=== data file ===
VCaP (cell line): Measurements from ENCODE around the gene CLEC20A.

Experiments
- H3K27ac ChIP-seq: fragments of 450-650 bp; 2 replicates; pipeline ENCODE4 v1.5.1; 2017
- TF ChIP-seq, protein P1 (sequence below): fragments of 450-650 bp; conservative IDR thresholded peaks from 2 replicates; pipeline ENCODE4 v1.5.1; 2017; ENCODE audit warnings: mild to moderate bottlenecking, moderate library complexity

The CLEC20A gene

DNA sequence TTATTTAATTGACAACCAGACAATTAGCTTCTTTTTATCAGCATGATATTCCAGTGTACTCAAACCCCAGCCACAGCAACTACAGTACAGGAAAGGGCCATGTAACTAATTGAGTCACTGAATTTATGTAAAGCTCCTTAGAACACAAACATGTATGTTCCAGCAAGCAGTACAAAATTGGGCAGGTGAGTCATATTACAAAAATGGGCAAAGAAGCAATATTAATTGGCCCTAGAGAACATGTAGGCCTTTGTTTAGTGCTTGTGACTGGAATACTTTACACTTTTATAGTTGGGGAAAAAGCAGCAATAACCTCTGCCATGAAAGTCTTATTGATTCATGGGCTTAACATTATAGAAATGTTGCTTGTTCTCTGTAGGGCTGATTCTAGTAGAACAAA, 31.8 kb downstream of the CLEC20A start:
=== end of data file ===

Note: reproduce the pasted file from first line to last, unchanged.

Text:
VCaP (cell line): Measurements from ENCODE around the gene CLEC20A.

Experiments
- H3K27ac ChIP-seq: fragments of 450-650 bp; 2 replicates; pipeline ENCODE4 v1.5.1; 2017
- TF ChIP-seq, protein P1 (sequence below): fragments of 450-650 bp; conservative IDR thresholded peaks from 2 replicates; pipeline ENCODE4 v1.5.1; 2017; ENCODE audit warnings: mild to moderate bottlenecking, moderate library complexity

The CLEC20A gene

DNA sequence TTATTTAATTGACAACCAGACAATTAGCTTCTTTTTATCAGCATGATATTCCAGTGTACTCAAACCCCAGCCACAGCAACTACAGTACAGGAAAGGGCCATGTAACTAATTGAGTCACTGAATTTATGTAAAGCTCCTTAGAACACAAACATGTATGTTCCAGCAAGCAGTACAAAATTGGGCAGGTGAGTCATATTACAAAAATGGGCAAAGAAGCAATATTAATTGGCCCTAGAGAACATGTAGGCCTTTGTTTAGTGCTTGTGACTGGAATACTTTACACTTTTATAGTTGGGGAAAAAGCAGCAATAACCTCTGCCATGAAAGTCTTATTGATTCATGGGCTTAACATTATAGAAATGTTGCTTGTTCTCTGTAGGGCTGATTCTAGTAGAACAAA, 31.8 kb downstream of the CLEC20A start: